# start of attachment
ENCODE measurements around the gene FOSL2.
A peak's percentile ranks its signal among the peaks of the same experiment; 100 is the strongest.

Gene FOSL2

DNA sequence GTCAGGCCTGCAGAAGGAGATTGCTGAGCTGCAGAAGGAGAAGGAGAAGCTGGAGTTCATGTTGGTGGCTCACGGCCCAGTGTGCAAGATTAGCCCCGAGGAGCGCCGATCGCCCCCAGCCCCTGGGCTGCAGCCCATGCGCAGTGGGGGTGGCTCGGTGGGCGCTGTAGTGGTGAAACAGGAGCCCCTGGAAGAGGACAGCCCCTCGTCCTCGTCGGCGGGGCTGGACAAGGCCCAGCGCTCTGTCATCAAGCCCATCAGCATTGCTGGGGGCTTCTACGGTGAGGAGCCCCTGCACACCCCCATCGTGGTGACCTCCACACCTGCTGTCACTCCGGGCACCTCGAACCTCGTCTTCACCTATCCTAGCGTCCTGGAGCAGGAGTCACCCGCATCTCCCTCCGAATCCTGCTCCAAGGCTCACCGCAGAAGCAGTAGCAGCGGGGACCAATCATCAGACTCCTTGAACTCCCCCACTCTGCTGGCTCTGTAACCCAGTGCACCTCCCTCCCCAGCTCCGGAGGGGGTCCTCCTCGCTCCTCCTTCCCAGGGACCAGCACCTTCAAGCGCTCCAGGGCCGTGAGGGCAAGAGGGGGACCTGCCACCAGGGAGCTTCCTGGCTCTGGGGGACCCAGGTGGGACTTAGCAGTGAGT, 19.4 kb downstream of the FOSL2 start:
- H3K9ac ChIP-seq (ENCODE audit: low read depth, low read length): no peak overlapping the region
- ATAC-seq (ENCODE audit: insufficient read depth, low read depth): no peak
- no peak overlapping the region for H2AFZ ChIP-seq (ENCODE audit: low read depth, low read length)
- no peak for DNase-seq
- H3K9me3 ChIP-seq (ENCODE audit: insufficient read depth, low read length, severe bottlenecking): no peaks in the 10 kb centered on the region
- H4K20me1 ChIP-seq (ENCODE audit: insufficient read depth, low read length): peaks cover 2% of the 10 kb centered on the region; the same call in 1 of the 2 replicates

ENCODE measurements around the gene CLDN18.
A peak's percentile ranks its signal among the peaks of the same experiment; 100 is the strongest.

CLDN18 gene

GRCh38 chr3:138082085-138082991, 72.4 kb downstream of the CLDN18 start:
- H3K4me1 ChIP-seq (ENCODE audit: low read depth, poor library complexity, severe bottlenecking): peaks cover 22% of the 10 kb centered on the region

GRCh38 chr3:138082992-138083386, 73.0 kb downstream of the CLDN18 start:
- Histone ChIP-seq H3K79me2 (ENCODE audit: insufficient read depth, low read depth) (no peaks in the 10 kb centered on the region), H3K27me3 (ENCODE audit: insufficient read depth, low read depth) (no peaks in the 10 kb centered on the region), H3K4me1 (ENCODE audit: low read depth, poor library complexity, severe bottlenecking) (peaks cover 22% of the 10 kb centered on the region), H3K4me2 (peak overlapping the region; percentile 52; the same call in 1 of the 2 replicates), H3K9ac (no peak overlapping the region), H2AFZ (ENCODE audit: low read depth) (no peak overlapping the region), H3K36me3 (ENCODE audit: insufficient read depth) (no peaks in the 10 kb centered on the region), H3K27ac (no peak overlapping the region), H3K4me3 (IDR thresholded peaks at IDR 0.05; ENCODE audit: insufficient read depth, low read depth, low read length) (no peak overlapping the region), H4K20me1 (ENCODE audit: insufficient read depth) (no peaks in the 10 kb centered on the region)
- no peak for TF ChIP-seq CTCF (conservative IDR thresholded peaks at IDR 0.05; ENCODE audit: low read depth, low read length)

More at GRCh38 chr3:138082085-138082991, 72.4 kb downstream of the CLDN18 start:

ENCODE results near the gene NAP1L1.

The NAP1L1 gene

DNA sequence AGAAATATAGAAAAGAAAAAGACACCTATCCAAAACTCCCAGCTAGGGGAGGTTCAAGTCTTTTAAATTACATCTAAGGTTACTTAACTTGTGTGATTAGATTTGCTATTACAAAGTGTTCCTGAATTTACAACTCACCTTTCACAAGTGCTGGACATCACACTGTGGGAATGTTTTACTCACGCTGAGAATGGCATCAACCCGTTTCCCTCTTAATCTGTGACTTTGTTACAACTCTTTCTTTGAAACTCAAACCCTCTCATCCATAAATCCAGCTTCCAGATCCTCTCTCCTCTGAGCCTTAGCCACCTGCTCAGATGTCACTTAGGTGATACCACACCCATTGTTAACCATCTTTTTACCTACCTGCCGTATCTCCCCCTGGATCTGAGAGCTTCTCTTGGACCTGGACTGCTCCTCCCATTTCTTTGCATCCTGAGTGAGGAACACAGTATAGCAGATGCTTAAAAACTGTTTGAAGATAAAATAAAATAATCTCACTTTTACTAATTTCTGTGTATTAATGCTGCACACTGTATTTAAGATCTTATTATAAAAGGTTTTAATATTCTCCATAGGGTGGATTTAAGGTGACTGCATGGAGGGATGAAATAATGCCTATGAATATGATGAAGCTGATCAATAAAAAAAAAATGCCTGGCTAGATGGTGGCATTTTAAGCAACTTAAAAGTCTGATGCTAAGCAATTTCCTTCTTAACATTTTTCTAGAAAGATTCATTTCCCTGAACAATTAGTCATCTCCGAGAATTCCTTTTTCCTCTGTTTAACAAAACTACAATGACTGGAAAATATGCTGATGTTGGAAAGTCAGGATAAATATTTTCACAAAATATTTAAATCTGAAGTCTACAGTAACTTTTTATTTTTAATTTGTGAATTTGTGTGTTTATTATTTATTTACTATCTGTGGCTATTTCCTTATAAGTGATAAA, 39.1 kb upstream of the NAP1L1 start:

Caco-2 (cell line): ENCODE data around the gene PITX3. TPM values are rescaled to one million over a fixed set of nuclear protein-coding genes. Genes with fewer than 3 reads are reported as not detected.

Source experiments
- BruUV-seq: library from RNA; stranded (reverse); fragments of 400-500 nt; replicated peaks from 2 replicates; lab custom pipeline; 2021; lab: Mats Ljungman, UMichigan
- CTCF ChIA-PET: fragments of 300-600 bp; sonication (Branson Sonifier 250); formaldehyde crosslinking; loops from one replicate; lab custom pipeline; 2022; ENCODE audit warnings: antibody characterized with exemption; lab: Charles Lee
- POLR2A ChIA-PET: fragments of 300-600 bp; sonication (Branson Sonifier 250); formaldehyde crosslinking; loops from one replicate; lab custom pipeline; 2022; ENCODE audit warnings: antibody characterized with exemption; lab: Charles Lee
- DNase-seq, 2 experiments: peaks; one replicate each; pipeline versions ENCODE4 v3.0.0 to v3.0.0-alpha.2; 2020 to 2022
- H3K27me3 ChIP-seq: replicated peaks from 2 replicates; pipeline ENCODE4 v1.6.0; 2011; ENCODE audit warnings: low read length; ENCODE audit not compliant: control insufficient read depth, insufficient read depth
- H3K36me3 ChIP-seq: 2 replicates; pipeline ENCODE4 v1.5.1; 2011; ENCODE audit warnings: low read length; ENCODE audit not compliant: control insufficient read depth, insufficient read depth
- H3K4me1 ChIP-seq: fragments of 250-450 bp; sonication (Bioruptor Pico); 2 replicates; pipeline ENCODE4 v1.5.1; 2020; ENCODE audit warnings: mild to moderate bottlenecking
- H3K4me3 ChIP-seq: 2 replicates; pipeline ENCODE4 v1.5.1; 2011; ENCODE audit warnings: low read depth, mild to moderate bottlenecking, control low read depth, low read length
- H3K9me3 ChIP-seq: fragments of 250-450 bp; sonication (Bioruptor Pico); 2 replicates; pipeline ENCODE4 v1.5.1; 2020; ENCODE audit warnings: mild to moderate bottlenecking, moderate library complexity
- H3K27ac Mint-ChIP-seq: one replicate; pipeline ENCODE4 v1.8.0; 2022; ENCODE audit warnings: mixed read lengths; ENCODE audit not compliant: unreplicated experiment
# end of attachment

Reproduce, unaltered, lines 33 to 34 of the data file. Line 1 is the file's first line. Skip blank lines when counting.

- H3K9me3 ChIP-seq: fragments of 250-450 bp; sonication (Bioruptor Pico); 2 replicates; pipeline ENCODE4 v1.5.1; 2020; ENCODE audit warnings: mild to moderate bottlenecking, moderate library complexity
- H3K27ac Mint-ChIP-seq: one replicate; pipeline ENCODE4 v1.8.0; 2022; ENCODE audit warnings: mixed read lengths; ENCODE audit not compliant: unreplicated experiment